Document Detail


Self-reported compliance to home-based resistance training in cardiac patients.
MedLine Citation:
PMID:  19707150     Owner:  NLM     Status:  MEDLINE    
Abstract/OtherAbstract:
PURPOSE: To retrospectively identify factors influencing long-term compliance to home-based resistance training (RT) in a cardiac rehabilitation (CR) programme. METHODS: Five hundred and eighteen patients (447 males, 71 females) attending a CR programme consisting of aerobic exercise, education and lifestyle counselling were also offered RT exercises, which they performed over a 72-month period. These patients were sent a questionnaire to examine ongoing participation in RT and perceptions around RT. RESULTS: Sixty-nine percent of the surveys were returned. The mean follow-up time was 38.7+/-25.9 months post-RT prescription (about 2.5 years postgraduation from on-site CR). Among respondents, 50% (50.6% males, 42.9% females) were continuing RT at the time of the survey (compliers), and 50% (49.4% males, 57.1% females) had discontinued RT (dropouts). Compliers perceived greater support for RT participation than dropouts (41.3 and 22.5% perceived strong support, respectively, from family/friends and physicians, P<0.005). Dropouts had a higher percentage of body fat at baseline than compliers (32% of dropouts and 20% of compliers had a body fat >25%, P<0.025). Men participated mainly to 'improve appearance' and women to 'prevent osteoporosis'. Weight reduction was a greater motivator to participate for dropouts than for compliers. The main reason for discontinuing RT was 'lack of motivation'. The most common injuries occurred in one shoulder or the lower back. Only 3% discontinued RT because of injury. CONCLUSION: One-half of patients starting an RT home-based programme were still under training at the time of the survey (mean 38.7 months). A lower percentage of body fat and support from family/friends and physicians seem to increase long-term compliance. There were sex differences in reasons for participation and dropout. Emphasizing achievable benefits that motivate men and women to participate may help to reduce dropout.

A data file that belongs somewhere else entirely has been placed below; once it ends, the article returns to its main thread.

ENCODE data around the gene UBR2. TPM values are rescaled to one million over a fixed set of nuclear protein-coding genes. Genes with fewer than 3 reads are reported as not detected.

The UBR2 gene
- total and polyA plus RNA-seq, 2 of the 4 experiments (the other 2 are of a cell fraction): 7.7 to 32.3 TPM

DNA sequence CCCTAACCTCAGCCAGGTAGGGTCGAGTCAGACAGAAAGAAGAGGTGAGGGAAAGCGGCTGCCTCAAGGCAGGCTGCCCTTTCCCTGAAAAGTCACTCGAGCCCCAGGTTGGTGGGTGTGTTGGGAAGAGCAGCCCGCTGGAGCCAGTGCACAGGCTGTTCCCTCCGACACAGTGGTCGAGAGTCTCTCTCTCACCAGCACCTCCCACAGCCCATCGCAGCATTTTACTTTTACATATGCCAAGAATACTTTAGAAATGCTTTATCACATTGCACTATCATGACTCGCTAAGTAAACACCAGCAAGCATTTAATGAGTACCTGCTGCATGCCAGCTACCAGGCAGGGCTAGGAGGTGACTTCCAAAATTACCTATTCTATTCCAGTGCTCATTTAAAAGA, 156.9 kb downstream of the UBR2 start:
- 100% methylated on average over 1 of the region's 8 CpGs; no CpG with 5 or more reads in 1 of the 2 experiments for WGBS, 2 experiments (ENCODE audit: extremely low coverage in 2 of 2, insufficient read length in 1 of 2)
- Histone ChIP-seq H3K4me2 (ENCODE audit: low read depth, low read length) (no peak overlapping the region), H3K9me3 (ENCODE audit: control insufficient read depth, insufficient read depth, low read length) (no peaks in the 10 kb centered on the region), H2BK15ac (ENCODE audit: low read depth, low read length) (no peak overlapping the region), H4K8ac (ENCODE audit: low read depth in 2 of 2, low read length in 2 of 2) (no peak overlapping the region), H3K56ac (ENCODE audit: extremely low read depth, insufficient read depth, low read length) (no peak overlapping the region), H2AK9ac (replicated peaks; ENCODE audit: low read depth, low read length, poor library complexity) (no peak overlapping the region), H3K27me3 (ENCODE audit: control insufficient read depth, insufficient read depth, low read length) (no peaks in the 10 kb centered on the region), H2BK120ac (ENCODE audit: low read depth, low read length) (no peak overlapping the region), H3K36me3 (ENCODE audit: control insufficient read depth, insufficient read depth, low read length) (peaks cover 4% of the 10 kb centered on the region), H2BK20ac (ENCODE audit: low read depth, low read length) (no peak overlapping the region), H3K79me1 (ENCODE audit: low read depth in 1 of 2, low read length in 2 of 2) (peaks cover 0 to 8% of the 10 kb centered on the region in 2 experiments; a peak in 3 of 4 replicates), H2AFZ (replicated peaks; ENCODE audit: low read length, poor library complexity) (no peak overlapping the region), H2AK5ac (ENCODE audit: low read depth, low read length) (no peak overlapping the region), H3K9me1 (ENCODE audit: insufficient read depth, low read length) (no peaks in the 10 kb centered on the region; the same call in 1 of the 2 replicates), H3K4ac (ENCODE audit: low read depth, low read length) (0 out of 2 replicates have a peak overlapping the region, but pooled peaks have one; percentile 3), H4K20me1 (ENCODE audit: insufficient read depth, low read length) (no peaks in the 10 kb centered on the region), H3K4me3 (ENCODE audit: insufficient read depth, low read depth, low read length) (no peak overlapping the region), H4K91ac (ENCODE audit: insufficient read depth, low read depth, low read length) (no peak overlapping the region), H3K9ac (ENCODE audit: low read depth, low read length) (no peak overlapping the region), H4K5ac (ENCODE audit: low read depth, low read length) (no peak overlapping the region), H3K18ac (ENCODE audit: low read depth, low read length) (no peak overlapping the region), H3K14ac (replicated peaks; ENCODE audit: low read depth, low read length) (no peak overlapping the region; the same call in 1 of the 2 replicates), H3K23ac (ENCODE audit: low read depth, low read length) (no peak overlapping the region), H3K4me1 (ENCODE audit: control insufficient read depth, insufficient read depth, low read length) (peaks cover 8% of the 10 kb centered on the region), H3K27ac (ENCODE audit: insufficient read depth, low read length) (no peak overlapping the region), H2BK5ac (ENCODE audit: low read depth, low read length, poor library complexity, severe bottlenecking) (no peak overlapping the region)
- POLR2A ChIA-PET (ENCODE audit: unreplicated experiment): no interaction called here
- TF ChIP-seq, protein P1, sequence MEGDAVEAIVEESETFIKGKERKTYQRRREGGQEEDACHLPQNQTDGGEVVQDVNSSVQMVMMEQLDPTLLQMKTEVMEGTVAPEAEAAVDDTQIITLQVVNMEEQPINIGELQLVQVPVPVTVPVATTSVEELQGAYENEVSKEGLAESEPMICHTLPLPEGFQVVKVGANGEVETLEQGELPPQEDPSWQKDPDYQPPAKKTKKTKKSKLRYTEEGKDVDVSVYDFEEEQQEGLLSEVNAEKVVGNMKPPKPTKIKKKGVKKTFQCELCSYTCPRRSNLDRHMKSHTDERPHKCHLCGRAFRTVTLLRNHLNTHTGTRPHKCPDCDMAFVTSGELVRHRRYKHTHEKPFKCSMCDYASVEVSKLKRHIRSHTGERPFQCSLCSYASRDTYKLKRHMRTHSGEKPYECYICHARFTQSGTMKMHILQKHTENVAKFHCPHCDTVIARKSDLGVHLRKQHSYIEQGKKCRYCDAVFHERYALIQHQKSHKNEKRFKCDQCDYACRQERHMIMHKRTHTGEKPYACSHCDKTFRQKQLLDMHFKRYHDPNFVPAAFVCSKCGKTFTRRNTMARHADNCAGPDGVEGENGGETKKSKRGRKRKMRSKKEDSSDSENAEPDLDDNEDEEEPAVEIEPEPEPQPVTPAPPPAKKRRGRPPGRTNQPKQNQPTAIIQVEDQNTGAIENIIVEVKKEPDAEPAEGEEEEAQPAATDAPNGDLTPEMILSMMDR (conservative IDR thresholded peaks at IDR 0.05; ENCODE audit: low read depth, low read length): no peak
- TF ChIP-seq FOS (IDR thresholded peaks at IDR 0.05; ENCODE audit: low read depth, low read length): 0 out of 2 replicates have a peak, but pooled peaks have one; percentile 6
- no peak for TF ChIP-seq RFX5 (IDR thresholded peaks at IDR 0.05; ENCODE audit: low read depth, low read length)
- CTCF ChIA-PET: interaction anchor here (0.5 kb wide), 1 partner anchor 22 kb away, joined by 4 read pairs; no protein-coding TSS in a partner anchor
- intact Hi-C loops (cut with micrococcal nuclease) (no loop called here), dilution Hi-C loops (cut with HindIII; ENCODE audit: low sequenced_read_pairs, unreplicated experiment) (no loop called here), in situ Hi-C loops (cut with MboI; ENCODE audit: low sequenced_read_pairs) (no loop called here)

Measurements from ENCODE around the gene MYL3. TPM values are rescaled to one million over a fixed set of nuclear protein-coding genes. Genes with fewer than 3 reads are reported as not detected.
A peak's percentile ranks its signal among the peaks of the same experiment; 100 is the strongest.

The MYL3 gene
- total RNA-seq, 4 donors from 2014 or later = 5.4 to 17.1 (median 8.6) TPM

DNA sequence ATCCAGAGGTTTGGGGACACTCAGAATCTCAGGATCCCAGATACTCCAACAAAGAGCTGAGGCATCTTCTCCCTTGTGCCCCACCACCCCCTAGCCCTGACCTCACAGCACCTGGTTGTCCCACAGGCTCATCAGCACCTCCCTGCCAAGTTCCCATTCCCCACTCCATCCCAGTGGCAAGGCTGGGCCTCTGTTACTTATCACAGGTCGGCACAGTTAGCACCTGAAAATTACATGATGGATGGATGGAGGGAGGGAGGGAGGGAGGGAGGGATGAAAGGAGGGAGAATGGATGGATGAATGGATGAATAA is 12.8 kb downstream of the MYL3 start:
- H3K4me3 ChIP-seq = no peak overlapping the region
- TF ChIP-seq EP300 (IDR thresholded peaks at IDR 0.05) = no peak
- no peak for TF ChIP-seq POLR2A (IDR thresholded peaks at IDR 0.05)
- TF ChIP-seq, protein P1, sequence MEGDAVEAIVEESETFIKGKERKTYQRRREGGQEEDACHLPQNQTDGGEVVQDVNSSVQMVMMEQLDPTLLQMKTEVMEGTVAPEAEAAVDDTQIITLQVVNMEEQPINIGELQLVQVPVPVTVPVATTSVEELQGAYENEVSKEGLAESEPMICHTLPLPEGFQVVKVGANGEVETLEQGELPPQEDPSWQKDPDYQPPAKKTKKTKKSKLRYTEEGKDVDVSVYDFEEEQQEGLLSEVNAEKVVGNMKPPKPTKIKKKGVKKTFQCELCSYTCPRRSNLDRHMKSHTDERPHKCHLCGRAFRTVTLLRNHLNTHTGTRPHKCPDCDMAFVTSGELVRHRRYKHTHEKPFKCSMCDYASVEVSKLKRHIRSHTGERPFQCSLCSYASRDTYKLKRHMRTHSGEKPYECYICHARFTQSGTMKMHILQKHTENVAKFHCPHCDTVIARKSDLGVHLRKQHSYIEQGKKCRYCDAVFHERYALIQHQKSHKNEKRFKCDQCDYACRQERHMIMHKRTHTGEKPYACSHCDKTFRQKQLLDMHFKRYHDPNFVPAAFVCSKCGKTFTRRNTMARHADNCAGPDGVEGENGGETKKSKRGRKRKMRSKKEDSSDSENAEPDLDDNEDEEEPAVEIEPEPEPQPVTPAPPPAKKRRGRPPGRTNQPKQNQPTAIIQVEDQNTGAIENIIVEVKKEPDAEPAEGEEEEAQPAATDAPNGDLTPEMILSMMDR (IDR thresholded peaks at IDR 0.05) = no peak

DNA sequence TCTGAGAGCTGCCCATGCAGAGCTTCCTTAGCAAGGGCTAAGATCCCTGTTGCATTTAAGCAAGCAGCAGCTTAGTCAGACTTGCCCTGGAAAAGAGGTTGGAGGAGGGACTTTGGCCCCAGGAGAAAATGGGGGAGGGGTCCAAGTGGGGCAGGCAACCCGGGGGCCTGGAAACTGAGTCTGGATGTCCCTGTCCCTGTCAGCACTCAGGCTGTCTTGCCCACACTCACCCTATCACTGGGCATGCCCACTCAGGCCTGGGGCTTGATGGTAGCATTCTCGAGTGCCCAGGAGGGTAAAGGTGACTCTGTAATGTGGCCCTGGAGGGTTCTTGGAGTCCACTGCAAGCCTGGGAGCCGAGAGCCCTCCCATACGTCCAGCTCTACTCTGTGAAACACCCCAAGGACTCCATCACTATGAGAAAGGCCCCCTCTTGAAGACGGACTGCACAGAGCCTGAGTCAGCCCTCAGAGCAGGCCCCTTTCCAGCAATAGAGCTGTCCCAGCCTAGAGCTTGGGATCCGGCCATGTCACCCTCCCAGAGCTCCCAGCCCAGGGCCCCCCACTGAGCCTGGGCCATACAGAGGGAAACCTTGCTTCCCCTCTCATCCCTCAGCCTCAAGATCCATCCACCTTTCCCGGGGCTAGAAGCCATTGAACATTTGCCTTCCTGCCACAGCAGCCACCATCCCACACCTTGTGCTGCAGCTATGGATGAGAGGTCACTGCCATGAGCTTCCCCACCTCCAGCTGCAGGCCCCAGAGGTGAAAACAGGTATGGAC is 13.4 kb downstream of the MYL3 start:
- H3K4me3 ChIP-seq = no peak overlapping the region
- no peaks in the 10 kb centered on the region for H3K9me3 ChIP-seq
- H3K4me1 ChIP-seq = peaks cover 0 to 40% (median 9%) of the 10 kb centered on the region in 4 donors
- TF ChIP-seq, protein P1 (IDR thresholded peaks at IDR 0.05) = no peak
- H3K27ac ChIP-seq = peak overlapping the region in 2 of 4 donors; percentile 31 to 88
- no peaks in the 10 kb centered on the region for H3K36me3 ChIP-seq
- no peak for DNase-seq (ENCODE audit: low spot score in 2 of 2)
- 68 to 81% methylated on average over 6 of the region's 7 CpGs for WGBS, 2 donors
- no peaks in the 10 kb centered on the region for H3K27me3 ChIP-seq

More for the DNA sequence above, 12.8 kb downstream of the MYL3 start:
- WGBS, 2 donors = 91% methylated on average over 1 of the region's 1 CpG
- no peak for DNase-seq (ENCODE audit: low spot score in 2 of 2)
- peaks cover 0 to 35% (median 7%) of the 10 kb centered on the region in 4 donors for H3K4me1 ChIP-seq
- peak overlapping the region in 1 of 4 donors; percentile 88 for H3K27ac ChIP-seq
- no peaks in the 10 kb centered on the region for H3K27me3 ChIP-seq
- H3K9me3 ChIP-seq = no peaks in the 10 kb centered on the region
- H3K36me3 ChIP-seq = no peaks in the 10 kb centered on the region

Authors:
Susan Marzolini; Donald J Mertens; Paul I Oh; Michael J Plyley
Publication Detail:
Type:  Journal Article    
Journal Detail:
Title:  European journal of cardiovascular prevention and rehabilitation : official journal of the European Society of Cardiology, Working Groups on Epidemiology & Prevention and Cardiac Rehabilitation and Exercise Physiology     Volume:  17     ISSN:  1741-8275     ISO Abbreviation:  Eur J Cardiovasc Prev Rehabil     Publication Date:  2010 Feb 
Date Detail:
Created Date:  2010-02-11     Completed Date:  2010-04-27     Revised Date:  -    
Medline Journal Info:
Nlm Unique ID:  101192000     Medline TA:  Eur J Cardiovasc Prev Rehabil     Country:  England    
Other Details:
Languages:  eng     Pagination:  35-41, quiz 42-9     Citation Subset:  IM    
Affiliation:
Toronto Rehabilitation Institute, University of Toronto, Canada. Marzolini.susan@torontorehab.on.ca
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MeSH Terms
Descriptor/Qualifier:
Adiposity
Adult
Aged
Aged, 80 and over
Chi-Square Distribution
Counseling*
Family Relations
Female
Health Knowledge, Attitudes, Practice*
Heart Diseases / physiopathology,  psychology,  rehabilitation*
Humans
Male
Middle Aged
Motivation
Patient Compliance*
Patient Dropouts
Patient Education as Topic*
Physician-Patient Relations
Program Development
Program Evaluation
Questionnaires
Resistance Training* / adverse effects
Retrospective Studies
Risk Reduction Behavior*
Sex Factors
Social Support
Time Factors
Treatment Outcome

From MEDLINE®/PubMed®, a database of the U.S. National Library of Medicine


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